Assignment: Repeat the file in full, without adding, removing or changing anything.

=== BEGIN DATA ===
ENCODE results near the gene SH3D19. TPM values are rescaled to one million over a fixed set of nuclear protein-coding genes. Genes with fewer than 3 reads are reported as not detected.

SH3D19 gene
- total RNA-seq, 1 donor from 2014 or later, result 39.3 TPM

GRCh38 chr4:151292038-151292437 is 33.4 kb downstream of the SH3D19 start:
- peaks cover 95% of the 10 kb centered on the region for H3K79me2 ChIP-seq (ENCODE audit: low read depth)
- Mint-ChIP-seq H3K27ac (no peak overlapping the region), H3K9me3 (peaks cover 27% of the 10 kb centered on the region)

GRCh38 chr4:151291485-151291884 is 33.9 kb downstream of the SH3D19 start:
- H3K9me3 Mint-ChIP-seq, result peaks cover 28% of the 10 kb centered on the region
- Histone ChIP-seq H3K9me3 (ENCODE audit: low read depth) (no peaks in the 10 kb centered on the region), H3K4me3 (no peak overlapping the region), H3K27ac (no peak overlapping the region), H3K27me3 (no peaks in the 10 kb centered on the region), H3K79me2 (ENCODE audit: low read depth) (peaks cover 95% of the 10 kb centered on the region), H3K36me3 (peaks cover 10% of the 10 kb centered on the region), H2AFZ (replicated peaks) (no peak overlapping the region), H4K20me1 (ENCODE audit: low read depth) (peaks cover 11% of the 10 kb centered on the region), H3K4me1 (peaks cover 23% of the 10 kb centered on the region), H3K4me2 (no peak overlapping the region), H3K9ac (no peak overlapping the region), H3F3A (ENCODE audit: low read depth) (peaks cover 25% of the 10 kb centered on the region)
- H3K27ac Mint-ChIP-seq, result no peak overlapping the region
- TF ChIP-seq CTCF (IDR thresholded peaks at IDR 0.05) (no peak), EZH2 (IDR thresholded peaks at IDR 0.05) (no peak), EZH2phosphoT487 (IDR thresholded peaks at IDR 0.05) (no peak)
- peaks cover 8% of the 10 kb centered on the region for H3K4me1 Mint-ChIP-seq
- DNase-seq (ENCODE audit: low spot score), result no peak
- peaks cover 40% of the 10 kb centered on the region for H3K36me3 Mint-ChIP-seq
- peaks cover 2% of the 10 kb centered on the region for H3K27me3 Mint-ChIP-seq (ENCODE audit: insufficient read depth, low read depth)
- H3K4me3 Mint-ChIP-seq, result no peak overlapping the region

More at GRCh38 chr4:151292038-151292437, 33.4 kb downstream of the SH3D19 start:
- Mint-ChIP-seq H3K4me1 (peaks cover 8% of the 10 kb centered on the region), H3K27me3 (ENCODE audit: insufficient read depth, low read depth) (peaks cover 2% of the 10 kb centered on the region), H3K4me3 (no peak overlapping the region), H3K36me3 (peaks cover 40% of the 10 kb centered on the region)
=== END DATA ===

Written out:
ENCODE results near the gene SH3D19. TPM values are rescaled to one million over a fixed set of nuclear protein-coding genes. Genes with fewer than 3 reads are reported as not detected.

SH3D19 gene
- total RNA-seq, 1 donor from 2014 or later, result 39.3 TPM

GRCh38 chr4:151292038-151292437 is 33.4 kb downstream of the SH3D19 start:
- peaks cover 95% of the 10 kb centered on the region for H3K79me2 ChIP-seq (ENCODE audit: low read depth)
- Mint-ChIP-seq H3K27ac (no peak overlapping the region), H3K9me3 (peaks cover 27% of the 10 kb centered on the region)

GRCh38 chr4:151291485-151291884 is 33.9 kb downstream of the SH3D19 start:
- H3K9me3 Mint-ChIP-seq, result peaks cover 28% of the 10 kb centered on the region
- Histone ChIP-seq H3K9me3 (ENCODE audit: low read depth) (no peaks in the 10 kb centered on the region), H3K4me3 (no peak overlapping the region), H3K27ac (no peak overlapping the region), H3K27me3 (no peaks in the 10 kb centered on the region), H3K79me2 (ENCODE audit: low read depth) (peaks cover 95% of the 10 kb centered on the region), H3K36me3 (peaks cover 10% of the 10 kb centered on the region), H2AFZ (replicated peaks) (no peak overlapping the region), H4K20me1 (ENCODE audit: low read depth) (peaks cover 11% of the 10 kb centered on the region), H3K4me1 (peaks cover 23% of the 10 kb centered on the region), H3K4me2 (no peak overlapping the region), H3K9ac (no peak overlapping the region), H3F3A (ENCODE audit: low read depth) (peaks cover 25% of the 10 kb centered on the region)
- H3K27ac Mint-ChIP-seq, result no peak overlapping the region
- TF ChIP-seq CTCF (IDR thresholded peaks at IDR 0.05) (no peak), EZH2 (IDR thresholded peaks at IDR 0.05) (no peak), EZH2phosphoT487 (IDR thresholded peaks at IDR 0.05) (no peak)
- peaks cover 8% of the 10 kb centered on the region for H3K4me1 Mint-ChIP-seq
- DNase-seq (ENCODE audit: low spot score), result no peak
- peaks cover 40% of the 10 kb centered on the region for H3K36me3 Mint-ChIP-seq
- peaks cover 2% of the 10 kb centered on the region for H3K27me3 Mint-ChIP-seq (ENCODE audit: insufficient read depth, low read depth)
- H3K4me3 Mint-ChIP-seq, result no peak overlapping the region

More at GRCh38 chr4:151292038-151292437, 33.4 kb downstream of the SH3D19 start:
- Mint-ChIP-seq H3K4me1 (peaks cover 8% of the 10 kb centered on the region), H3K27me3 (ENCODE audit: insufficient read depth, low read depth) (peaks cover 2% of the 10 kb centered on the region), H3K4me3 (no peak overlapping the region), H3K36me3 (peaks cover 40% of the 10 kb centered on the region)